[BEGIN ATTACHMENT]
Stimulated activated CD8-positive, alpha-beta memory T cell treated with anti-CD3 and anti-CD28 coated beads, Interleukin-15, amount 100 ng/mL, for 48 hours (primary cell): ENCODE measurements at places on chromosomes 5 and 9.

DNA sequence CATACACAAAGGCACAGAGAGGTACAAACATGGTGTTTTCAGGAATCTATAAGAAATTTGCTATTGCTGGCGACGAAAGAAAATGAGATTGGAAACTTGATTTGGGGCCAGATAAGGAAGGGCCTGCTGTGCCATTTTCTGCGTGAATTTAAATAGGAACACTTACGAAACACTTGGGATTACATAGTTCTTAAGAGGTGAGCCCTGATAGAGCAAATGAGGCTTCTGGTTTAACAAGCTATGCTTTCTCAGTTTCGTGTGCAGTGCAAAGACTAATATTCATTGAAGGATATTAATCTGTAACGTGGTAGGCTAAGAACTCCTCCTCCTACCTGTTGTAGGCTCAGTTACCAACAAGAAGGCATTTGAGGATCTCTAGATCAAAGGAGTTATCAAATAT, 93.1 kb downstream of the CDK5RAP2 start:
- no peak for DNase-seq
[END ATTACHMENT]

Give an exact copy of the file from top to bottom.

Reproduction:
Stimulated activated CD8-positive, alpha-beta memory T cell treated with anti-CD3 and anti-CD28 coated beads, Interleukin-15, amount 100 ng/mL, for 48 hours (primary cell): ENCODE measurements at places on chromosomes 5 and 9.

DNA sequence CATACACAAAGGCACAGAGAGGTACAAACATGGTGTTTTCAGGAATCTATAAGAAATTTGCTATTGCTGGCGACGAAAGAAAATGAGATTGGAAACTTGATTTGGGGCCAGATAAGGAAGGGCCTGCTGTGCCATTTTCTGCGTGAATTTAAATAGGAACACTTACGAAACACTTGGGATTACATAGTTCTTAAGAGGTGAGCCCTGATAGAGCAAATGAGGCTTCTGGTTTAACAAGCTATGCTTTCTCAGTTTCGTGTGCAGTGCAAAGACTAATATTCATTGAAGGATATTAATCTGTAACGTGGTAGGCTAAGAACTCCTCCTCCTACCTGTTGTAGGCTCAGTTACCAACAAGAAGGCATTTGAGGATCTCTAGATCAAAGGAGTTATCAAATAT, 93.1 kb downstream of the CDK5RAP2 start:
- no peak for DNase-seq